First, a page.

Congratulations to Steven and Saidi, who both graduated from Kindergarten in December! This week they will start in their new primary classes. They won’t be changing schools as Mtwapa Elite goes right through, but they do get a posh different coloured PE uniform!! Very grown up!
They are very excited – lets wish them luck in their new classes and all have a little nostalgic moment remembering how much they have grown!!
Last year I started writing a series of articles about businesses which were being setup in Mtwapa with help from Milele business grants. Having arrived back in Kenya a couple of weeks ago we went around to find out how things had been going.
The biggest success story has to be Fauzia (Mother to Ummy) who has been running her cookery business for the entire year and is still going really strong. She continues to cook three times a day and has been able to support her family with the profit she has been making. Fauzia is the perfect example of how a business grant can work, providing a small amount of money upfront enabled her to purchase the basics she needed to get started and then her skills and passion made it work!
Khadija (Mother to Saidi) got off to a great start and had been running a profitable charcoal business via a local shop for over a year. Unfortunately she started to pay into a ill-fated saving scheme which collapsed just before her pay out was due, this put her into a really difficult situation which meant she was unable to continue operating. We have spent some time talking to her about what happened, whilst we are here we will be working with her to improve her financial planning and try to find an alternative business for her to run in the near future.
The final story I have to tell is about Isaac’s Mother; we originally helped her to setup a cafe business which was going well until her landlord decided to redevelop the plot which she was using. This was a big set back and we were really disappointed to see all her hard work go to waste, but we needn’t have worried. Mama Isaac regrouped and adapted, she took the profits from her cafe and bought the ingredients needed to make soap and bleach which she now sells around Mtwapa. Building on this success, she has started to make pillows with recycled materials and foraged cotton pods which she plans to start selling (for a tidy profit) in the near future. Not content with 2 business plans, she also collects any small glass bottles she finds on her travels which she cleans (with her bleach) and sells. I have honestly not met a more dedicated business woman in Mtwapa and it just goes to show that if you have the will to succeed and a positive attitude there can be opportunities everywhere!
In the first of our Milele Business Grants series we are going to meet Khadija and her family. Khadija was one of the first to receive a Milele Business Grant and decided to set up a business focused on one of the most fundamental of human needs, Fire.
Khadija is the mother of Saidi who is one of the children on the sponsorship programme. You may remember that when we first met Saidi he was living in a very run down building and his whole family were severely malnourished. As well as providing emergency assistance we wanted to find a sustainable way for Khadija to support her family.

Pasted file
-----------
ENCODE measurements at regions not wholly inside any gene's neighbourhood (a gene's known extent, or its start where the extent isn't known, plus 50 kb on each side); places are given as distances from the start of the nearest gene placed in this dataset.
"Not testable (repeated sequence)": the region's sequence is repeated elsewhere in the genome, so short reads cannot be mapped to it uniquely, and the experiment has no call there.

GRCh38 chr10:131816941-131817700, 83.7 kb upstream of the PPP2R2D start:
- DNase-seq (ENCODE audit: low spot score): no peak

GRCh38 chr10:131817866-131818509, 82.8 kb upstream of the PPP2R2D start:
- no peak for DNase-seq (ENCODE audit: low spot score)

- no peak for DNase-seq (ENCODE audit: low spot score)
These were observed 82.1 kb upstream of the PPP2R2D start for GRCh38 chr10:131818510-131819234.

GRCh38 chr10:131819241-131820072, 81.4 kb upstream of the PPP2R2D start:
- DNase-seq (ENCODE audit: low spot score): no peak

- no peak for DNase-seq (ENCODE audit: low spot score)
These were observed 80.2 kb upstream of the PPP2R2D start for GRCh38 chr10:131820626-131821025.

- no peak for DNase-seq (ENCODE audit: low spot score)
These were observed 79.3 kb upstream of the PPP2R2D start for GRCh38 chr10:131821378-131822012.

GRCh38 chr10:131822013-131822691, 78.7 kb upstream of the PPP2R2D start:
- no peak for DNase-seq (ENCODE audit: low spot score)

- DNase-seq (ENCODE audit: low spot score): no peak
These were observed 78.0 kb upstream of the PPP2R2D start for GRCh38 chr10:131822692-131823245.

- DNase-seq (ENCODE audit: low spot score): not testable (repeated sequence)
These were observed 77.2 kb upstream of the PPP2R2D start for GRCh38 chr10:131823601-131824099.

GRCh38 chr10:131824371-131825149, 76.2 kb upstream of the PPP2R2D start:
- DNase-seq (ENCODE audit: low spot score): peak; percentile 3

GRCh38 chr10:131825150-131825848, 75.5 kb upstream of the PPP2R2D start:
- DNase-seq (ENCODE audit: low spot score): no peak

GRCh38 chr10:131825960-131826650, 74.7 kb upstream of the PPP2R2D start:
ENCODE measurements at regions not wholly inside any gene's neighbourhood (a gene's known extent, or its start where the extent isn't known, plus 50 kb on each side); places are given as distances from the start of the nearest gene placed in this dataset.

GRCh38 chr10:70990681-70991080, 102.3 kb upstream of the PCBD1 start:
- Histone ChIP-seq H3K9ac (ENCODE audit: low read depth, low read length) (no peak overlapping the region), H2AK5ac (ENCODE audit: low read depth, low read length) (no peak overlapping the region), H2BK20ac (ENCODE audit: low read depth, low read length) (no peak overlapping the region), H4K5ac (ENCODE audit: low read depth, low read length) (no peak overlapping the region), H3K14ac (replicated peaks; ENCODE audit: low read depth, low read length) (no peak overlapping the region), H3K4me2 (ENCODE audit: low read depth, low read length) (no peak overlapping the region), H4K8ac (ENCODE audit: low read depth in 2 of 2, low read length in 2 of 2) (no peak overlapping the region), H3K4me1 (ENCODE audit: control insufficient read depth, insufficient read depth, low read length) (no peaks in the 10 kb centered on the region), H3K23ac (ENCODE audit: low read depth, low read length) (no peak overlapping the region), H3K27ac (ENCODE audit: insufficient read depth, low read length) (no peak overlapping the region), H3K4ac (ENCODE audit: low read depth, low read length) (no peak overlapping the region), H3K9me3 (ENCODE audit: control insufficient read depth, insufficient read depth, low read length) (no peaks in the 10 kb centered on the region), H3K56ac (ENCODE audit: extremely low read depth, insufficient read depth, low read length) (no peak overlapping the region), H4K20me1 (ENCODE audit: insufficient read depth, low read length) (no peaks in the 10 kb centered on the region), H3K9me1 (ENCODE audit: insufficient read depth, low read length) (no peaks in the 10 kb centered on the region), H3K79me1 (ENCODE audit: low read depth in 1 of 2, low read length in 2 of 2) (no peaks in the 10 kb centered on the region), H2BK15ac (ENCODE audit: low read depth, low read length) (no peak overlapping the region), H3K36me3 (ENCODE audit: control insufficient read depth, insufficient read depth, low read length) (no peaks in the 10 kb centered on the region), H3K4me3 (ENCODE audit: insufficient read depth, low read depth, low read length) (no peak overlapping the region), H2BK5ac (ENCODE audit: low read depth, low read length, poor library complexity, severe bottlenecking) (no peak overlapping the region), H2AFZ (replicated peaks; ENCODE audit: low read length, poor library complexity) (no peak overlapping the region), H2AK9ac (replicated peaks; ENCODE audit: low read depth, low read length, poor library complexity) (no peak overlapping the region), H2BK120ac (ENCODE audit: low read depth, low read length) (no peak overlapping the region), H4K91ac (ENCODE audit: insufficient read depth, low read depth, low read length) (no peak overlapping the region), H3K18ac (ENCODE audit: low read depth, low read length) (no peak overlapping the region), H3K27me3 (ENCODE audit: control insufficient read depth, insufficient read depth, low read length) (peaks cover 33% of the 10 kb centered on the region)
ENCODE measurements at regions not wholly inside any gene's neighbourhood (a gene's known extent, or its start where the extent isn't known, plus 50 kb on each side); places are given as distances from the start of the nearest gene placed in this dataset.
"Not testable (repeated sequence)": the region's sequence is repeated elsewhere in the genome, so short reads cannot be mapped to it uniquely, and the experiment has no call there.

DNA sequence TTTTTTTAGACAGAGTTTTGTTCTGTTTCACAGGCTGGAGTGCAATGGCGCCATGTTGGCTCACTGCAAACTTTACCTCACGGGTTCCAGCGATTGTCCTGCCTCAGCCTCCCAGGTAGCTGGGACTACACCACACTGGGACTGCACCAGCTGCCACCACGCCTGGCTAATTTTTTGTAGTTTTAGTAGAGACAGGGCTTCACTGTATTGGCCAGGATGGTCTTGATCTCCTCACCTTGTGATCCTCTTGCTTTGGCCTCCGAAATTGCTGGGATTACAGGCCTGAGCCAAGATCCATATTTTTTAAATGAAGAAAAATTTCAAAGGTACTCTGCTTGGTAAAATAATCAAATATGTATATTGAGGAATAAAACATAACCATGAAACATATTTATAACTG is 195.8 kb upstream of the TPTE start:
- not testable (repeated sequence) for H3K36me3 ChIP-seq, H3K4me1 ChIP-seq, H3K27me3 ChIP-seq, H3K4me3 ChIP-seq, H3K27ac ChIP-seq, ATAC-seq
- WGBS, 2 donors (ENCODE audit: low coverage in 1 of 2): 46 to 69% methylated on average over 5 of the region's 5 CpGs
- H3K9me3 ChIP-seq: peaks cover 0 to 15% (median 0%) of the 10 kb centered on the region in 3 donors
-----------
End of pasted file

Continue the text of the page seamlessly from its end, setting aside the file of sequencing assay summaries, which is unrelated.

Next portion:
Khadija desperately wanted to find work but she suffers from a rare form of Polio which had left her unable to walk, this meant that the usual forms of employment were not open to her. After spending some time talking through the options it seemed that the best idea was to open a business which Khadija could run from home and Rieder proposed the idea of selling Charcoal.
Khadija buys large sacks of charcoal from a wholesaler; she then breaks up the bigger pieces of charcoal, packs it into small bags and sells to local families. The small bags of charcoal are really popular as they are they are the perfect size to cook one meal over a small stove called a Jiko.
Khadija and her family received a small start up grant to buy their first sack of charcoal back in 2013. With Rieder’s help, she has learnt how to run her own business and has started to make enough money to support her family. Over the years Khadija has built up a number of loyal customers and she can now sell a large sack of charcoal in as little as a week.
When we visited Khadija we asked her what she had been able to do with her money. As well as feeding and clothing her and her 5 children she has also been able to secure school places for her children and make some household purchases. Her home is now furnished with 3 plastic chairs and she has been able to invest in not only a new Jiko but a gas powered hob which she uses when it rains so she can safely cook inside.
Astonishingly, we have not got to the best part yet. When we visited Khadija a year or so after starting her business we found the family at their new home happily sitting outside on their new chairs. When Khadijha invited us inside we were amazed to see her stand and walk with the aid of a stick; being able to eat properly has given her enough strength to get around the house and immediate area. This is more than we could have hoped for and has transformed Khadija’s life for the better!
Visits to the beach are extremely rare for children from Mtwapa; since, despite being just a few miles away, they are mostly owned by hotels and therefore completely out of bounds for local people and children. However there is one public beach about 15 minutes drive away, so whilst out on our trip to Kenya we arranged for two buses to take the whole Milele group plus all their brothers and sisters out on a trip to the beach, in total 32 people.
The children were extremely excited and had an absolutely amazing time. It was a great fun day out for all of us and of course they were all absolutely perfectly behaved!
We played and splashed in the sea (some of the littler people went skinny dipping and others wore spare t-shirts and shorts because of lack of swim kit) and had a wonderful time! Even our co-ordinator Rieder joined in, splashing all the children and having great fun!
After a couple of hours I was keen to get everyone out and dry, so suggested that they might all like to have a camel ride (a very popular pastime on the beaches in Kenya… perhaps the kenyan version of the english donkey ride…) and never have I seen children move so fast! They raced back to the beach at lightening speed and we all enjoyed a fab picnic with juice and biscuits all round – a real treat. Little Emmanuel (who isn’t actually that little anymore) was allowed to take charge of taking back the leftover biscuits to the children in New Light Children’s Home (where he lives) which he was absolutely THRILLED about. Regular readers of this blog will know Emmanuel as the child who can never be given quite enough biscuits!!